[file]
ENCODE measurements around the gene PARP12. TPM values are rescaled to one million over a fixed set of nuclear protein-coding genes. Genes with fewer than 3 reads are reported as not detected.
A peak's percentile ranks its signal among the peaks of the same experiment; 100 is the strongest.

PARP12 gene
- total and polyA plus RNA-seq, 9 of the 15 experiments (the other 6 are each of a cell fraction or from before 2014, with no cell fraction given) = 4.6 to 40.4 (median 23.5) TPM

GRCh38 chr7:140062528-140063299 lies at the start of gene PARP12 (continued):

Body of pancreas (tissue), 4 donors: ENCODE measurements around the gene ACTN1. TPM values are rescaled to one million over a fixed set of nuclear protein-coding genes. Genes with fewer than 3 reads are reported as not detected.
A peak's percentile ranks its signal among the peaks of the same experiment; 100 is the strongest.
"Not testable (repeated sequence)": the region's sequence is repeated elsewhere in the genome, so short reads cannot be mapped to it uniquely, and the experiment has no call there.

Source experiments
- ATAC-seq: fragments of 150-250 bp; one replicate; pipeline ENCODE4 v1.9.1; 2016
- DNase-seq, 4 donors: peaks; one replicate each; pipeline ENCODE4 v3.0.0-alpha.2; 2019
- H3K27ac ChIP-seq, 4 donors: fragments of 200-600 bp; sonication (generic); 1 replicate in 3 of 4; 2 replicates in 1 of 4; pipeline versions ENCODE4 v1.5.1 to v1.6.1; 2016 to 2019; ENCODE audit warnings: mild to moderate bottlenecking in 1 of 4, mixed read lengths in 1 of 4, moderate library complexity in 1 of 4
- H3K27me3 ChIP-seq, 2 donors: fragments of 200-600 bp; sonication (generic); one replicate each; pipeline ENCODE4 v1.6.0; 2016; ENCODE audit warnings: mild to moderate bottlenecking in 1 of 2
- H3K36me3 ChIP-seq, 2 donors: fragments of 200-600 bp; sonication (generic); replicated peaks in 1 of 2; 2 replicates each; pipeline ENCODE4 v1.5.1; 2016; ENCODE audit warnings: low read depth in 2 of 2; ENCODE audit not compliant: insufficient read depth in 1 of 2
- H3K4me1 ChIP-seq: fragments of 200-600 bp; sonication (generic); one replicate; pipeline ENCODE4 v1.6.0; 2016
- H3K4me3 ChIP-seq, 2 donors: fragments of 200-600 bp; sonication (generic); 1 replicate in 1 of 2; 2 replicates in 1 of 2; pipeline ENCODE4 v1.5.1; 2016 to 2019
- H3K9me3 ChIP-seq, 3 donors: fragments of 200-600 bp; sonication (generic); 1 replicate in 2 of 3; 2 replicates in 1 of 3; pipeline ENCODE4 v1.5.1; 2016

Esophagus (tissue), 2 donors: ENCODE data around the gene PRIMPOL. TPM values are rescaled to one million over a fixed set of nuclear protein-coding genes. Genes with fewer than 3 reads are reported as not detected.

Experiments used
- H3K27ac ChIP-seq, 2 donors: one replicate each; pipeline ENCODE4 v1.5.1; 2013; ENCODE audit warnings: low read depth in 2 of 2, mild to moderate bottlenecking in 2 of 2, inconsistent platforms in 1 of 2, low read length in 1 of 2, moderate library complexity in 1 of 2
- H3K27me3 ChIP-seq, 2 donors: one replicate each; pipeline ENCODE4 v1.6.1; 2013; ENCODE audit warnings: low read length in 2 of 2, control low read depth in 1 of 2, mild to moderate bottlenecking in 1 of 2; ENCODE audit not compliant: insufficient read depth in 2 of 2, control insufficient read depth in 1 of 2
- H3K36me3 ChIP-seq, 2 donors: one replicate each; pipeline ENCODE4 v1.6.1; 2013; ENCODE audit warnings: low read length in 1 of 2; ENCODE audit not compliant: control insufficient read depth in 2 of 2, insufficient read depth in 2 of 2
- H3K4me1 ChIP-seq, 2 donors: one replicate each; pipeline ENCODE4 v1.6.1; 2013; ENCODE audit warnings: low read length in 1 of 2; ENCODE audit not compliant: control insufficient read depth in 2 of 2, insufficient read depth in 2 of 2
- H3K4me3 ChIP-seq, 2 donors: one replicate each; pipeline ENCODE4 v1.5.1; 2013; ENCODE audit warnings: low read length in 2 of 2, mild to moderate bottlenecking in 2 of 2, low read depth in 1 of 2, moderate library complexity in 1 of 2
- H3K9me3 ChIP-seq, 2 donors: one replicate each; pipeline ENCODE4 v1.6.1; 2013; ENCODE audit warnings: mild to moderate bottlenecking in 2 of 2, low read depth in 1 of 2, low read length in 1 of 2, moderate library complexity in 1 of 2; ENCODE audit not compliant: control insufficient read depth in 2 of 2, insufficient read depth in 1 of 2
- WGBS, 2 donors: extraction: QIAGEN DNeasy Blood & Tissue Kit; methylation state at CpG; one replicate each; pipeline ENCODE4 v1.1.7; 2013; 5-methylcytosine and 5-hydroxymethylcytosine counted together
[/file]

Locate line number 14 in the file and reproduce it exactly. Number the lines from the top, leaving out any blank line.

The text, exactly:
- H3K36me3 ChIP-seq, 2 donors: fragments of 200-600 bp; sonication (generic); replicated peaks in 1 of 2; 2 replicates each; pipeline ENCODE4 v1.5.1; 2016; ENCODE audit warnings: low read depth in 2 of 2; ENCODE audit not compliant: insufficient read depth in 1 of 2